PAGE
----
President-elect Donald Trump said the Affordable Care Act, which he calls “Obamacare,” should be repealed and replaced “essentially simultaneously,” weighing in on a political debate among Republican lawmakers who are grappling with how to tackle the effort.
“It’ll be repeal and replace. It’ll be essentially simultaneously,” Trump said Wednesday in his first press conference since the election.
Trump didn’t provide details of his plans for the Affordable Care Act, but indicated that his administration will present replacement proposals after his pick for Health and Human Services secretary is confirmed, a process that could take weeks. Senators are set to vote this week on an initial step to repeal Obamacare via a budget process, with a target date later this month for more detailed repeal plans. But some Republicans have become wary of doing away with the ACA before a replacement plan is ready, and called for a delay in the process.
“We’re going to be submitting, as soon as our secretary’s approved, almost simultaneously, shortly thereafter, a plan,” Trump said at Trump Tower in New York. “We’re going to do repeal and replace, very complicated stuff, and we’re going to get a health bill passed.”
Georgia Republican Congressman Tom Price, the president-elect’s pick for HHS secretary, faces a hearing next week in front of the Senate’s health committee, although the key hearing for his confirmation hasn’t yet been scheduled.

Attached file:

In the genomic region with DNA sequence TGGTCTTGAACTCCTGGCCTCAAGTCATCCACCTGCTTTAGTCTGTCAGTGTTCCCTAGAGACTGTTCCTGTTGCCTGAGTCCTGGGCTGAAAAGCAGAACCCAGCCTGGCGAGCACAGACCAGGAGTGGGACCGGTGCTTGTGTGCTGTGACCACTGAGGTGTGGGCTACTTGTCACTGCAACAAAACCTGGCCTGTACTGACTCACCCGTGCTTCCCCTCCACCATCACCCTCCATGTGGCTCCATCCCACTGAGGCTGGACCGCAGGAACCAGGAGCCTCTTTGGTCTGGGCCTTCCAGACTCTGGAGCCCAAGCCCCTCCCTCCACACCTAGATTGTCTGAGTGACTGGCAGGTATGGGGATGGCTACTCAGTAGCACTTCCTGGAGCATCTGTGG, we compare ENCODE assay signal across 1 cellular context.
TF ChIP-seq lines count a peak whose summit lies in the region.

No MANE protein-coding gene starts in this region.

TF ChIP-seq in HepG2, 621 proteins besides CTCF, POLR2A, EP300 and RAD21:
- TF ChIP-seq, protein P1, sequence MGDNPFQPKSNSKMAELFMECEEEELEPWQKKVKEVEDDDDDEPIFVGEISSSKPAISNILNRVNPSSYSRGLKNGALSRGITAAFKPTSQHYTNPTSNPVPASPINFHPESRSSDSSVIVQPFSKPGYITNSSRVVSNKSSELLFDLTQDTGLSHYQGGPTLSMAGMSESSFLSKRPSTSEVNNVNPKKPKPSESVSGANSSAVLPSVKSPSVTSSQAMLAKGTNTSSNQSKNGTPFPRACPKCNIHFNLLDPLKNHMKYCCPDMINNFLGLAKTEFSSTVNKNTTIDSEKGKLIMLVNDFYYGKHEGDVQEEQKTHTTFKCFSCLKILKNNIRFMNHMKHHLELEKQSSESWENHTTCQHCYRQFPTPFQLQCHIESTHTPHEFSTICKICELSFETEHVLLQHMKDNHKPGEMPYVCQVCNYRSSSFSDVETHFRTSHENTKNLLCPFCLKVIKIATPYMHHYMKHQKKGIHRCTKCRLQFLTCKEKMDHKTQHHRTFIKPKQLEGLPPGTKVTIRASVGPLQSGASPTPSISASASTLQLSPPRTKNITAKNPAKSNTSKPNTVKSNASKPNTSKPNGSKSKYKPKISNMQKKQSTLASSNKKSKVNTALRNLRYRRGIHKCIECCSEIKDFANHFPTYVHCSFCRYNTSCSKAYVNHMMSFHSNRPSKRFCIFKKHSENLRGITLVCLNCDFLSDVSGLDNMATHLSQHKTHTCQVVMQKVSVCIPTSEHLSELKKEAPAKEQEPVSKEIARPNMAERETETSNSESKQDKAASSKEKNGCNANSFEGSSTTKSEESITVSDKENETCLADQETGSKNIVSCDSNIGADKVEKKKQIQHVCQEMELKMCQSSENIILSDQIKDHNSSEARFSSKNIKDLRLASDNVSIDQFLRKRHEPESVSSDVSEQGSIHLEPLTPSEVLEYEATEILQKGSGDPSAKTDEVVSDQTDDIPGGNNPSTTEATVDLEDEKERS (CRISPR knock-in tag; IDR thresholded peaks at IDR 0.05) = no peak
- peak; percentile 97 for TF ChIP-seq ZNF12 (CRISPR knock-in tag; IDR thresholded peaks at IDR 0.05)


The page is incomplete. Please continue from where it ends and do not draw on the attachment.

Trump’s remarks appear to push back the timeline for action on Obamacare from comments he made Tuesday to the New York Times. He told the newspaper that a repeal vote should be held “probably some time next week” and that a replacement should come “very quickly or simultaneously, very shortly thereafter.”
A group of five GOP senators has been working to extend the date for an initial step in the repeal process to early March from this month, to allow more time to design a replacement plan. In the House, members of the conservative Freedom Caucus want to see details about how Obamacare would be replaced before voting to begin repeal efforts.
Lamar Alexander, the Tennessee Republican who heads the Senate’s health committee, said Tuesday that Obamacare should be repealed “only when there are concrete, practical reforms in place that give Americans access to truly affordable health care.” He’s proposed plans to first shore up the Affordable Care Act’s existing markets, before crafting a replacement and repealing the health law.